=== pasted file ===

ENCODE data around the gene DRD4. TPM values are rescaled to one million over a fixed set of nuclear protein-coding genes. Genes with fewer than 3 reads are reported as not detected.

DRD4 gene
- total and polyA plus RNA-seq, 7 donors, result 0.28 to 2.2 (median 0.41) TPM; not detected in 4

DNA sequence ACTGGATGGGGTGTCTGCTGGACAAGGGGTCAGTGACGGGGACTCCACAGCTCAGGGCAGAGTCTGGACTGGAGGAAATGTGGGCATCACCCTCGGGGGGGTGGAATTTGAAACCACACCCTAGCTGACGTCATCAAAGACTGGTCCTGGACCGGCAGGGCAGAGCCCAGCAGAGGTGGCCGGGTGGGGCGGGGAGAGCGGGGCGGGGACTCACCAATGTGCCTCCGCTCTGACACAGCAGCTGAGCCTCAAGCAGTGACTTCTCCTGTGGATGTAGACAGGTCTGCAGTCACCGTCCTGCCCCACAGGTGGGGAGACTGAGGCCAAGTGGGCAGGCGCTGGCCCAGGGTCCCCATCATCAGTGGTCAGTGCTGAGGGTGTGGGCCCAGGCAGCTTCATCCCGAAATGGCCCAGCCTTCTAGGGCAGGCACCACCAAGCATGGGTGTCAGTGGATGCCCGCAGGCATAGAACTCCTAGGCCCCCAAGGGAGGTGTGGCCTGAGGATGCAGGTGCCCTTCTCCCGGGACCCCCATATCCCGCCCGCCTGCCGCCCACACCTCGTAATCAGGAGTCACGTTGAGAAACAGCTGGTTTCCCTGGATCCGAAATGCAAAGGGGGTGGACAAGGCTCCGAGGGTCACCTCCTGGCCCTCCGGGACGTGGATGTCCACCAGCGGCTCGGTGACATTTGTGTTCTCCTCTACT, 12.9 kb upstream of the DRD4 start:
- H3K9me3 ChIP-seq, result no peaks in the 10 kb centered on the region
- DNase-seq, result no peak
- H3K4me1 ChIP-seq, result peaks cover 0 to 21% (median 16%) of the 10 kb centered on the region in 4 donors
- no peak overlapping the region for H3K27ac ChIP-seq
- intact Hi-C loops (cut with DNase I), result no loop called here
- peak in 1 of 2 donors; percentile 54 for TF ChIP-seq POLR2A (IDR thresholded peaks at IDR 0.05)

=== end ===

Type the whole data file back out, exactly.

ENCODE data around the gene DRD4. TPM values are rescaled to one million over a fixed set of nuclear protein-coding genes. Genes with fewer than 3 reads are reported as not detected.

DRD4 gene
- total and polyA plus RNA-seq, 7 donors, result 0.28 to 2.2 (median 0.41) TPM; not detected in 4

DNA sequence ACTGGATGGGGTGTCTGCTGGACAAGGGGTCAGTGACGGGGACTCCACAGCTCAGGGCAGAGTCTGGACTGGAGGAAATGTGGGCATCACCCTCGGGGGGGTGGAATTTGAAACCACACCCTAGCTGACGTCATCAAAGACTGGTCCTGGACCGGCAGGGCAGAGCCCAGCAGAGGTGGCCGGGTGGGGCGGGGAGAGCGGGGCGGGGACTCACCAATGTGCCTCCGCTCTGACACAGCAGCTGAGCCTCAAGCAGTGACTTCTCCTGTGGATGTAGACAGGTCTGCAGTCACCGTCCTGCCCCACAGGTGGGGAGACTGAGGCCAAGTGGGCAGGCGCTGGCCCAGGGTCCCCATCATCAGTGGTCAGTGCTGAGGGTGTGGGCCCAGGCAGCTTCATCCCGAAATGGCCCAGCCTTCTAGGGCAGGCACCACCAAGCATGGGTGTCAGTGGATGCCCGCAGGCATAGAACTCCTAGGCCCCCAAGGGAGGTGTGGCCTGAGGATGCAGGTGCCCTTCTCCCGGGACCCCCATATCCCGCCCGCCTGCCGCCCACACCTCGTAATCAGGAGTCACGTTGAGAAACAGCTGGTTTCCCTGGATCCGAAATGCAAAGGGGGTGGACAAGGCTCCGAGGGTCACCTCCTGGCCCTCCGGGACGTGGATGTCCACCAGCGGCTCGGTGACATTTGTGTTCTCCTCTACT, 12.9 kb upstream of the DRD4 start:
- H3K9me3 ChIP-seq, result no peaks in the 10 kb centered on the region
- DNase-seq, result no peak
- H3K4me1 ChIP-seq, result peaks cover 0 to 21% (median 16%) of the 10 kb centered on the region in 4 donors
- no peak overlapping the region for H3K27ac ChIP-seq
- intact Hi-C loops (cut with DNase I), result no loop called here
- peak in 1 of 2 donors; percentile 54 for TF ChIP-seq POLR2A (IDR thresholded peaks at IDR 0.05)